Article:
Drug Overdoses and Minneapolis Homicide Defense Lawyers

Having an accidental drug overdose turn into a homicide charge is a harrowing legal situation. Such proceedings are less common than more traditional homicide charges, and the legal nuances are often more complicated. Defendants in this situation must obtain a top notch attorney with wide-ranging experiences. Kirk M. Anderson is that attorney.

No Homicide Charges in Prince Overdose

Let us consider the unfortunate case of the overdose of Minneapolis’s own Prince. It took two years for officials to state that they will bring no charges in Prince’s death. According to The District Attorney’s office, Prince’s death resulted from Vicodin laced with fentanyl, though officials could not determine who Prince obtained the fentanyl from. It also could not prove any sort of intent to kill Prince. While, ultimately, no criminal charges were filed in the matter, that is not due to a lack of effort. An area physician was forced to pay out $30,000 for doling out an illegal prescription.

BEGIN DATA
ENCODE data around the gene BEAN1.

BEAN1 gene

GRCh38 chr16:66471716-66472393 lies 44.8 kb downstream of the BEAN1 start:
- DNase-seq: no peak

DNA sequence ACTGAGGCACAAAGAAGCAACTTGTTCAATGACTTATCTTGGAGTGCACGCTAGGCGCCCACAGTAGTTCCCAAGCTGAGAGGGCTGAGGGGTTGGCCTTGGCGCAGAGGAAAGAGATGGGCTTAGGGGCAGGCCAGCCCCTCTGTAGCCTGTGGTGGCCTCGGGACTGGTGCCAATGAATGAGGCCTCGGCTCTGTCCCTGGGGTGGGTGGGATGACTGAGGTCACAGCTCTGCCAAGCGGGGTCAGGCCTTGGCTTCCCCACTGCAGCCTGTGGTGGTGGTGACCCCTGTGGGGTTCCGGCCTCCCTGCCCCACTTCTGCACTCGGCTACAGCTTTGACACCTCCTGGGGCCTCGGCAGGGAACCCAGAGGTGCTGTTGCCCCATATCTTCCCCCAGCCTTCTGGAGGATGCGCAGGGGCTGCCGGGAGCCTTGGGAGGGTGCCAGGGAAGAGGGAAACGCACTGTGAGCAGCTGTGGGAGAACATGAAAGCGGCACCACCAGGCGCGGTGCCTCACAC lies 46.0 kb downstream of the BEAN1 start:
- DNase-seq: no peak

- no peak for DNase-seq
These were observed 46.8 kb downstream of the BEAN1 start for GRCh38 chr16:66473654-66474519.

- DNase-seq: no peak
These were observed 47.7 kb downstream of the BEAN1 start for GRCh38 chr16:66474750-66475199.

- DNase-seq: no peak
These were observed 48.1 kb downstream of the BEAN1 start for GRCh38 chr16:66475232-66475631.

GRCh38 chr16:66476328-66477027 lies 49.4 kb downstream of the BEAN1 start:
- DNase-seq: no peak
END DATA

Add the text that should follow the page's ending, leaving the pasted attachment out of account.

A Very Different Result in Chicago County

Without proper representation, the Prince tragedy aftermath may have unfolded differently. For example, in Dec. 2018, a nineteen-year-old Chicago County resident was convicted of third-degree murder in a similar case involving Oxycodone with fentanyl. Matters of criminal intent are complicated, and the vastly different results in the Prince and Chicago County cases are clear evidence of this.

Drug Overdoses Turned Homicides Require the Best Criminal Defense

One thing is clear: Law enforcement officials will investigate every angle in efforts to put a homicide charge on a drug overdose. Don’t let a mistake, or an entirely false accusation, result in an unnecessarily harsh penalty. If you are a target of this typed of investigation, or are officially charged with homicide, please get qualified legal representation ASAP.

Contact us at Anderson Law Firm PLLC. We have the compassion, understanding, and qualifications you need.


DISCLAIMER: The information contained in this article does not constitute an attorney-client relationship. Please contact attorney Kirk Anderson for an initial consultation.